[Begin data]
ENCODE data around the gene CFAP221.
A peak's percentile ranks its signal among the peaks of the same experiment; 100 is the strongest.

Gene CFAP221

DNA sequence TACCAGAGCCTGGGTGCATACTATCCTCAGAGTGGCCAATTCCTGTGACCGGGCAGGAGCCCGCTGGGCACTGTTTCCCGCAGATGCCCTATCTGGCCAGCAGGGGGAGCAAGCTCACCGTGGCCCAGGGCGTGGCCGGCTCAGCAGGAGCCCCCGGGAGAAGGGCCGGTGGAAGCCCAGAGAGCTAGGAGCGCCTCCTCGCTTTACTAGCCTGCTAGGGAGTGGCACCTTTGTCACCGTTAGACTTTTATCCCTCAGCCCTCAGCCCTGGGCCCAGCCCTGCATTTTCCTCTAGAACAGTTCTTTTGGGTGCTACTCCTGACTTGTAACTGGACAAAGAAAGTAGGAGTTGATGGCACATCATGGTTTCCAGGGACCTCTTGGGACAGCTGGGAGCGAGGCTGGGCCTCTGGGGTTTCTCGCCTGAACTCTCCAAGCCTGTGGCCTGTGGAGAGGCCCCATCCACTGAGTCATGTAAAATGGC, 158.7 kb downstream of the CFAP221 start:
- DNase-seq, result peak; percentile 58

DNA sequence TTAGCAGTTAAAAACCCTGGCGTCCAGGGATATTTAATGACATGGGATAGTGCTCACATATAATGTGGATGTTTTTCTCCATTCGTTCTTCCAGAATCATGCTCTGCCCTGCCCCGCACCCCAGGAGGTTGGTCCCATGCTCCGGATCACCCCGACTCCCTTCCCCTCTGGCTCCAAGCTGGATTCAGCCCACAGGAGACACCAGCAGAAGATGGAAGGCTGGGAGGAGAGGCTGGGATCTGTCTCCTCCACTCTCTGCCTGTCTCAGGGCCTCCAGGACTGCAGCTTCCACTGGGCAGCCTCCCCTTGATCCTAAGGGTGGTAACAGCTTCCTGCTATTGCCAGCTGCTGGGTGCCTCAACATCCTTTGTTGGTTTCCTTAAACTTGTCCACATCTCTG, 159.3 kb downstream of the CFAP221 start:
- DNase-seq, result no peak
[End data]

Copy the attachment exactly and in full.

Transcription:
ENCODE data around the gene CFAP221.
A peak's percentile ranks its signal among the peaks of the same experiment; 100 is the strongest.

Gene CFAP221

DNA sequence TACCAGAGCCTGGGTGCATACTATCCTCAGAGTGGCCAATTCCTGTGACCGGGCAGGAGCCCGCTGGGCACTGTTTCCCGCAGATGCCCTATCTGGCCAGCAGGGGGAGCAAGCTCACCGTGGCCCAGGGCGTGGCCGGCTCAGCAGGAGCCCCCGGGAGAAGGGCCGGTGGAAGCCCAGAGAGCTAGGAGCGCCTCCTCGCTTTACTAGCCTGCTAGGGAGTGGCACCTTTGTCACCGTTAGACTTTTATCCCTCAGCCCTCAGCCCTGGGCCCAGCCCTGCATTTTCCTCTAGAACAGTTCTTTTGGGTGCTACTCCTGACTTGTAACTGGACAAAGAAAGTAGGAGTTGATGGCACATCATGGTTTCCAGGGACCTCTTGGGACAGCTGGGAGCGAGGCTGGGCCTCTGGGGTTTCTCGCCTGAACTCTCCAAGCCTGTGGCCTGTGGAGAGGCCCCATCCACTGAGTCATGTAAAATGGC, 158.7 kb downstream of the CFAP221 start:
- DNase-seq, result peak; percentile 58

DNA sequence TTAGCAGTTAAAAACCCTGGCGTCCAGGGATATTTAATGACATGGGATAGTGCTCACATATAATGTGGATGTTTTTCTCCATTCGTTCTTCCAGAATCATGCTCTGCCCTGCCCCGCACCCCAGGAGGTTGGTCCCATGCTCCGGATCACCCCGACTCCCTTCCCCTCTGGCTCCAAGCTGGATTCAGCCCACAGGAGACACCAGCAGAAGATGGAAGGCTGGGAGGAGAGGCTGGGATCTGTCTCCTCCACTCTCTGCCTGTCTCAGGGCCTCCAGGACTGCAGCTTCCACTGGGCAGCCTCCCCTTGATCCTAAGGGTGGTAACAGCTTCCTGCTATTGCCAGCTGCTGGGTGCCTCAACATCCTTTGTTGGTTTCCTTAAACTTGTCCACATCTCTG, 159.3 kb downstream of the CFAP221 start:
- DNase-seq, result no peak